Family, friends and colleagues unveil sign for Peter J. Barnes III Wildlife Preserve

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EDISON – Family, friends and colleagues of Peter J. Barnes III gathered for the official unveiling of a sign renaming the former Dismal Swamp Conservation Area to the Peter J. Barnes III Wildlife Preserve.

Barnes, who passed away at age 64 in February after a brief battle with cancer, was instrumental in preserving hundreds of acres of land in the conservation area.

In August, Gov. Phil Murphy signed legislation renaming the Dismal Swamp and Dismal Swamp Preservation Commission as the Peter J. Barnes III Wildlife Preserve and the Peter J. Barnes III Wildlife Preservation Committee, respectively.

Middlesex County Commissioner Charles Tomaro, a longtime friend of Barnes, organized the sign unveiling on Oct. 30. The 8-foot by 5-foot sign bearing Barnes’s image sits at the entrance of the wildlife refuge’s Songbird Trail at the corner of Nevsky Street and Fleet Avenue.

Ken Barnes shared unique anecdotes about his dad – from his obsession with pizza to his sweet tooth and hidden supply of candy in his various offices across the state to his borderline obsessive compulsive disorder about picking up twigs, sticks and branches off his lawn.

The younger Barnes told the crowd he received an email in August from Bina Desai, former executive first assistant prosecutor for Middlesex County and former assistant prosecutor with the Middlesex County Prosecutor’s Office. She was sworn in as a superior court judge and had settled into his father’s former chambers.

“While tidying up a bit, she had found three of dad’s books that we may want,” he recalled.

The books included a 2014 legislative manual from when the elder Barnes first became a senator, a book called “Word Power Made Easy,” and a Bible given to him by John and Sherie Woody, longtime family friends of the Barnes family.

“I flipped to the last page dad had bookmarked and about halfway through on the very last page he circled just one passage, Sirach 6:14: ‘Faithful friends are a sturdy shelter: whoever finds one has found a treasure,’ ” he said, adding his dad found “the treasure of all treasures” with the many family and friends he had in his life.

“Dad’s legacy is cemented by selfless deeds, unconditional loyalty and devoted heart rendering, gritty time consuming, hard to maintain true friendships,” he said. “Dad was a hard worker, a real put your nose to the grindstone and get stuff done type of guy, the hardest worker I have ever met, for he was not a self-made man … he never quit anything.”

Ken Barnes said those who considered his father a friend learned the true meaning of friendship.

He said through his dad’s perseverance, the preservation of the Peter J. Barnes III Wildlife Preserve would not have been accomplished without the help of Tomaro, Bob Spiegel, founder of the nonprofit organization Edison Wetlands Association (EWA), Walter Stochel, a member of the Edison Open Space Committee, and countless others.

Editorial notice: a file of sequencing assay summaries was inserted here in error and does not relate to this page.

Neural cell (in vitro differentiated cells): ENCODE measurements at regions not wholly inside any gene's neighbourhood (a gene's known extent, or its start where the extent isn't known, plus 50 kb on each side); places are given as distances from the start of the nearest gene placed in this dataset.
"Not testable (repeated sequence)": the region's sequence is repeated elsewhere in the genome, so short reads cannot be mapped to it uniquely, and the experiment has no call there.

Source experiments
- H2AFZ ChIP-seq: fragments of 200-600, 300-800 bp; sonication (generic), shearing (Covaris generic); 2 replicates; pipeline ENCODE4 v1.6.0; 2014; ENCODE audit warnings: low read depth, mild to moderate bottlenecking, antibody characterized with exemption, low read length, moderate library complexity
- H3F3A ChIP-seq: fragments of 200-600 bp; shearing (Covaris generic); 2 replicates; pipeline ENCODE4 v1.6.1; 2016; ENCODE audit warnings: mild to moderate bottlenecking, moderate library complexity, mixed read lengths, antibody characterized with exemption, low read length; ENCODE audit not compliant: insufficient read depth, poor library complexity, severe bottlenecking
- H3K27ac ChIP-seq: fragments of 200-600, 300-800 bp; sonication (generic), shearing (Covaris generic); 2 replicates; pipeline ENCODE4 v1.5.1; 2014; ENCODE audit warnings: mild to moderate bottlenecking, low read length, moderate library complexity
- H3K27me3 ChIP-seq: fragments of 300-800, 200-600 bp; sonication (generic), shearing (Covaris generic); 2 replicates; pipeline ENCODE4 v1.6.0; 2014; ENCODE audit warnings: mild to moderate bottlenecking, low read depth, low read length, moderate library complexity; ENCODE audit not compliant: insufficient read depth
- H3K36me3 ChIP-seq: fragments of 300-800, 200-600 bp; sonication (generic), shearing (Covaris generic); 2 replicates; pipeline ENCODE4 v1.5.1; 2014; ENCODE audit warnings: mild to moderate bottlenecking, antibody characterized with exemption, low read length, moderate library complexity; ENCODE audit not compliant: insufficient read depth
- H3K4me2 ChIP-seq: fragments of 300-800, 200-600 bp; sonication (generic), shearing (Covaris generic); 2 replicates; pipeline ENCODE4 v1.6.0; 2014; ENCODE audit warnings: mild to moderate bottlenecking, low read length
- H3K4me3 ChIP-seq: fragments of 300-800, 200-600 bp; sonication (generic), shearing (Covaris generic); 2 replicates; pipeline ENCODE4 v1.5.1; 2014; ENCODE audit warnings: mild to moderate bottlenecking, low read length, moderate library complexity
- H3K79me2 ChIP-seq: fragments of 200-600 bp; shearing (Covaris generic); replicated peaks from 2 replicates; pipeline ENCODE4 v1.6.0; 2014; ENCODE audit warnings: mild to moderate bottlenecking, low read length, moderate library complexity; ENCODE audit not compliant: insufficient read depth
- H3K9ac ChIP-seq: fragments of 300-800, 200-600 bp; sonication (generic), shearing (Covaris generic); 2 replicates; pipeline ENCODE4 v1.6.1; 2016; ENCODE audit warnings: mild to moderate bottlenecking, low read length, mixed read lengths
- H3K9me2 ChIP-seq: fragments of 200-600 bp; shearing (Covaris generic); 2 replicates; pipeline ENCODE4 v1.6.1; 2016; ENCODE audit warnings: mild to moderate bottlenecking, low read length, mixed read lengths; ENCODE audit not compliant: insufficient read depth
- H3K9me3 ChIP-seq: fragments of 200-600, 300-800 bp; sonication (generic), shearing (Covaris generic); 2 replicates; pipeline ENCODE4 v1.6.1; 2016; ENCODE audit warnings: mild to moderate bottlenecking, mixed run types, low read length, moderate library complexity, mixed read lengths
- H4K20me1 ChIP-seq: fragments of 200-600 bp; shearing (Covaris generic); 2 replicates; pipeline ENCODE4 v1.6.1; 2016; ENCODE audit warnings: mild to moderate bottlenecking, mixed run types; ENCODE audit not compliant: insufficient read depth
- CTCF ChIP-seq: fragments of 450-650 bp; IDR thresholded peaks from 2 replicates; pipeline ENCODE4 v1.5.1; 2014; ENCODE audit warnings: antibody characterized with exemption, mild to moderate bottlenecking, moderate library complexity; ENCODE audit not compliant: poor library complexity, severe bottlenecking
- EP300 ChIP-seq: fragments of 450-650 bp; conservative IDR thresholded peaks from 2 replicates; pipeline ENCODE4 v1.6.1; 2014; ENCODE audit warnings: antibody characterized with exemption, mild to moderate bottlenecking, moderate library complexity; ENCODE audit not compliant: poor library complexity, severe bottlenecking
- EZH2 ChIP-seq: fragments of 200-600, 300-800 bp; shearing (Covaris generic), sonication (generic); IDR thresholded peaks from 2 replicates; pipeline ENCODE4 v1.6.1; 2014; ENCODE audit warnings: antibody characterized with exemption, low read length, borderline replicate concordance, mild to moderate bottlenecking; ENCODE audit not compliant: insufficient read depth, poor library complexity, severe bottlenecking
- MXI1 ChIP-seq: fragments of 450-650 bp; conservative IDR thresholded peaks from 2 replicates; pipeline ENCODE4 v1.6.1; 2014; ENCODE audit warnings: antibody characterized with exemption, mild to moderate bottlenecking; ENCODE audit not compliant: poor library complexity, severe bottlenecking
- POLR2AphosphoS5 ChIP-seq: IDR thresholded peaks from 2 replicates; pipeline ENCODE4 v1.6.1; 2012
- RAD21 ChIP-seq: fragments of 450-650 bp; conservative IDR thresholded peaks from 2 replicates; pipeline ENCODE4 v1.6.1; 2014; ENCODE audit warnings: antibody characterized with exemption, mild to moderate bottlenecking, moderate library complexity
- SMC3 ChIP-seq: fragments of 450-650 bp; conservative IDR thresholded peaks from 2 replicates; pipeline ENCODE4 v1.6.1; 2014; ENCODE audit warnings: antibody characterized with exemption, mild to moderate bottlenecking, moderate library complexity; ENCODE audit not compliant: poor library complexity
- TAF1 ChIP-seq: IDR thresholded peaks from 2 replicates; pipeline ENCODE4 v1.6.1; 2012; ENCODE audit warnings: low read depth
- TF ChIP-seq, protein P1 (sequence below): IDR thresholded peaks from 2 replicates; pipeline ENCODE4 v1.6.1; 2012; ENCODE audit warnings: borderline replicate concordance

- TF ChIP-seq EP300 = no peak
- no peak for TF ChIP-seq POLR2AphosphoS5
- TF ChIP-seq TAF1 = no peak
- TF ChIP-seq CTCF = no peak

Many dignitaries and former dignitaries from across Middlesex County attended and spoke during the ceremony. Barnes’s extended family sat in the front row, which included his mother Barbara, sisters Sheila and Kelly, his wife Catherine and his other two children Meg and Jack. Barnes’s sister-in-law read a poem dedicated to her brother-in-law. She noted her brother-in-law was well-versed in poetry.

After the ceremony, Stochel led a walk into the wildlife preserve.

Barnes was a lifelong Edison resident and graduated from John P. Stevens High School in 1974. After succeeding his father, Peter Barnes II, in the New Jersey General Assembly in 2007, he was elected to State Senate in 2013, and in 2016, was nominated and confirmed to the New Jersey Superior Court.

The Peter J. Barnes III Wildlife Preserve is the largest contiguous wetlands in northern Middlesex County. The 1,250-acre preserve is one of the last remaining viable wetland ecosystems in highly urbanized Central New Jersey. Known as the “Everglades of Central New Jersey,” the preserve spans portions of Edison, Metuchen and South Plainfield, according to its website.

The preserve is designated “priority wetlands” by both the U.S. Fish and Wildlife Service and the U.S. Environmental Protection Agency and provides much needed habitat for an estimated 175 species of birds, 25 species of mammals, and 25 species of amphibians and reptiles. The preserve also acts as a floodplain for the Bound Brook and its headwaters. Its plant life absorbs excess water and helps to filter out impurities before they empty into the Raritan River Watershed, according to the website.

With the advocacy of EWA and local citizens, Edison preserved 270 acres of wetland and forest to create the conservation area. EWA purchased the Triple C Ranch, a 5.27-acre property in the heart of the conservation area in 2001. Previously owned by Christopher C. Christensen, the ranch is one of the last remaining farms in northern Middlesex County.

Tomaro said they well-exceeded the donation campaign for the sign, which included a donation from his former classmate Nancy Shevell, wife of Paul McCartney. He said the surplus of donations will be offered as an annual memorial scholarship for a student at J.P. Stevens High School, whose future studies include environment and climate change.